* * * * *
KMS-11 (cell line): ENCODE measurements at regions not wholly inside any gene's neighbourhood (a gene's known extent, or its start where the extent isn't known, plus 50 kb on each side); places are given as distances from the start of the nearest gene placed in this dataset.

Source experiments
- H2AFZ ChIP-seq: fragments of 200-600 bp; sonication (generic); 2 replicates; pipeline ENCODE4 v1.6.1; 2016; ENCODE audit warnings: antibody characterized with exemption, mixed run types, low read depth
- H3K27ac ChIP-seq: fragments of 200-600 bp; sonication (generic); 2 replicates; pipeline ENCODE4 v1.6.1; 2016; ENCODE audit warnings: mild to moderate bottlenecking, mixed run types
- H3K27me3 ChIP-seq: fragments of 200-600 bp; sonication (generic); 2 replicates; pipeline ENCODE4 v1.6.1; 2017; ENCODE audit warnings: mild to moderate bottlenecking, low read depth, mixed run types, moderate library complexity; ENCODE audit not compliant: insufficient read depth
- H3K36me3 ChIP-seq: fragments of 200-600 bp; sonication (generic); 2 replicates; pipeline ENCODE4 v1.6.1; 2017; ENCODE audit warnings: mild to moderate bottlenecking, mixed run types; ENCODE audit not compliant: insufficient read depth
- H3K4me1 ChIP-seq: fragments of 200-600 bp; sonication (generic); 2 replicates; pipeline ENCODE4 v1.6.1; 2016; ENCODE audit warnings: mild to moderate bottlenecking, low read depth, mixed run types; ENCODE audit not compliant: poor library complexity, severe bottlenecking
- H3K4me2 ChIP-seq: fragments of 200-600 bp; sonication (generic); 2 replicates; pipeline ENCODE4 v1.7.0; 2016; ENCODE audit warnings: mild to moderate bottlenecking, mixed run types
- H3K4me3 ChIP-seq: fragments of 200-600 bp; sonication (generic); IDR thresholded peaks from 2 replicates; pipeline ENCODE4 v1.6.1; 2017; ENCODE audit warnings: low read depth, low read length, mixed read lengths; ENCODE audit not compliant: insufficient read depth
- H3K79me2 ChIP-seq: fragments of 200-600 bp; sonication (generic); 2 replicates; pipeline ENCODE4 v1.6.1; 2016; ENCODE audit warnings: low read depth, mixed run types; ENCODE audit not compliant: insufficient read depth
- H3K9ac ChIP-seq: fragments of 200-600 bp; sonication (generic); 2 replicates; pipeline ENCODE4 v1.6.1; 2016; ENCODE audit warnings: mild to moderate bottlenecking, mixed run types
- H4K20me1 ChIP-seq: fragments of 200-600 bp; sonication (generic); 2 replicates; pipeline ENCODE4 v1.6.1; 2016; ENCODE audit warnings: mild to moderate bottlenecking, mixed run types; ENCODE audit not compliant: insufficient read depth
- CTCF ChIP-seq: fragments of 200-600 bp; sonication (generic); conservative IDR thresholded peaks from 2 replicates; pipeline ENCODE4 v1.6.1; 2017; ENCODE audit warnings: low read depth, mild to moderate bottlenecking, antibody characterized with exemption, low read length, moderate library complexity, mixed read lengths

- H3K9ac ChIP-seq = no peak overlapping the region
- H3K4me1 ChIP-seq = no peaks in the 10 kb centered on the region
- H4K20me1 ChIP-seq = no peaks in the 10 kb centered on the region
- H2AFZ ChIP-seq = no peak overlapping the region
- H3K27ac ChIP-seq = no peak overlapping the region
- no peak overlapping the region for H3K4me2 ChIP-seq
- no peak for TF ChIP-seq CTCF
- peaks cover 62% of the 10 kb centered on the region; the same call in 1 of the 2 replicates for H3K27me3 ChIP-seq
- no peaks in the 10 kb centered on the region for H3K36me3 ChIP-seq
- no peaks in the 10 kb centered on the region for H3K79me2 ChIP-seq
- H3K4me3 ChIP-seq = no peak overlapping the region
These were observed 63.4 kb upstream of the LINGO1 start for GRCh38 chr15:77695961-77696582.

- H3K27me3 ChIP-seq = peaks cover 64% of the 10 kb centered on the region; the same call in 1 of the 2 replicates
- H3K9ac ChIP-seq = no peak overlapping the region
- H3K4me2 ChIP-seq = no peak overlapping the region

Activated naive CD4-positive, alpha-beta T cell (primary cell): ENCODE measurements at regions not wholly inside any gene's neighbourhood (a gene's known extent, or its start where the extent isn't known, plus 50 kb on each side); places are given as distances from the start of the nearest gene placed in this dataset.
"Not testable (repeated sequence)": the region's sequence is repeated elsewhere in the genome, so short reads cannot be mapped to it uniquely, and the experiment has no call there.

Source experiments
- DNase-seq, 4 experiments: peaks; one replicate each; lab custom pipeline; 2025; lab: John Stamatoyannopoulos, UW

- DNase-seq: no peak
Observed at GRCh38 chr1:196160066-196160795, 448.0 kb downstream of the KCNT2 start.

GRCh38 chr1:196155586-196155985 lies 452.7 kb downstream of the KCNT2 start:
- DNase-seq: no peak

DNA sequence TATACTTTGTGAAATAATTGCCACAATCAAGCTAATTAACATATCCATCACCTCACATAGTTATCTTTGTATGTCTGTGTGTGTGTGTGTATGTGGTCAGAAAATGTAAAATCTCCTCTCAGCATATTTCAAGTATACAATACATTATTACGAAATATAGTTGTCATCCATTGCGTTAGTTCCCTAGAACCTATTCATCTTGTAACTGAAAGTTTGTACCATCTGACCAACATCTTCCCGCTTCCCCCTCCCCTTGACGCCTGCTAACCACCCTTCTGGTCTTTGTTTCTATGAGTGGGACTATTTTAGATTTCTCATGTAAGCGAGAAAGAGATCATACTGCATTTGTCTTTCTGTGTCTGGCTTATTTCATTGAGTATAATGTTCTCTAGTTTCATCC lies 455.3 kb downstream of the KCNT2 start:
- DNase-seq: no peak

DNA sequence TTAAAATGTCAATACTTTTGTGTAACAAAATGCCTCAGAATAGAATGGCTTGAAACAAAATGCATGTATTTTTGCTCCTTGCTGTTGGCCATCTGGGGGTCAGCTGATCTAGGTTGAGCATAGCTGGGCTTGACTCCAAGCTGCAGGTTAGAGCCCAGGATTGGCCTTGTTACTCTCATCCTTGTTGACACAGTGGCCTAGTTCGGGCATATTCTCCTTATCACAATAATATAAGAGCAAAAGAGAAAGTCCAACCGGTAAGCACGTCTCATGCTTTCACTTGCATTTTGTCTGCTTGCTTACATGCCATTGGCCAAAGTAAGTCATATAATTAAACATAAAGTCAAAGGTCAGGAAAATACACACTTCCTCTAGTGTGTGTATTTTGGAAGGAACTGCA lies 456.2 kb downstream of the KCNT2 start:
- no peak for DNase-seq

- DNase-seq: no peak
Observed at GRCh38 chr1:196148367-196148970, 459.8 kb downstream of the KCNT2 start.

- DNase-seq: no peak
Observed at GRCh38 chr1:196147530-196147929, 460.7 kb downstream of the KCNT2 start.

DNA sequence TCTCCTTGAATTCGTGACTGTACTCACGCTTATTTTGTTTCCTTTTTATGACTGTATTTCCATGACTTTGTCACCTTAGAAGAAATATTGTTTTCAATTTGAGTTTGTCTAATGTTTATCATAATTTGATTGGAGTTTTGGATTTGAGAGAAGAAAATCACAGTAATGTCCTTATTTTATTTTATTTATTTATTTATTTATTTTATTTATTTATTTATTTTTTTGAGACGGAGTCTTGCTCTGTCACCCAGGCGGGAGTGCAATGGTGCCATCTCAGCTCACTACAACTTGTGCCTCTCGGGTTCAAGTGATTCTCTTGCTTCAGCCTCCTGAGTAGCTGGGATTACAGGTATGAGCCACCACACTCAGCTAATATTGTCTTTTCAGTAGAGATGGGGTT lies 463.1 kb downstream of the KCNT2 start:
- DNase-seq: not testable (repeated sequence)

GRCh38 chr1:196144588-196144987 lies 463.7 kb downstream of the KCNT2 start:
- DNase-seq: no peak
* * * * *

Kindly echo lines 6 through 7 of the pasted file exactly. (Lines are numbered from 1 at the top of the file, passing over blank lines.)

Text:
- H3K36me3 ChIP-seq: fragments of 200-600 bp; sonication (generic); 2 replicates; pipeline ENCODE4 v1.6.1; 2017; ENCODE audit warnings: mild to moderate bottlenecking, mixed run types; ENCODE audit not compliant: insufficient read depth
- H3K4me1 ChIP-seq: fragments of 200-600 bp; sonication (generic); 2 replicates; pipeline ENCODE4 v1.6.1; 2016; ENCODE audit warnings: mild to moderate bottlenecking, low read depth, mixed run types; ENCODE audit not compliant: poor library complexity, severe bottlenecking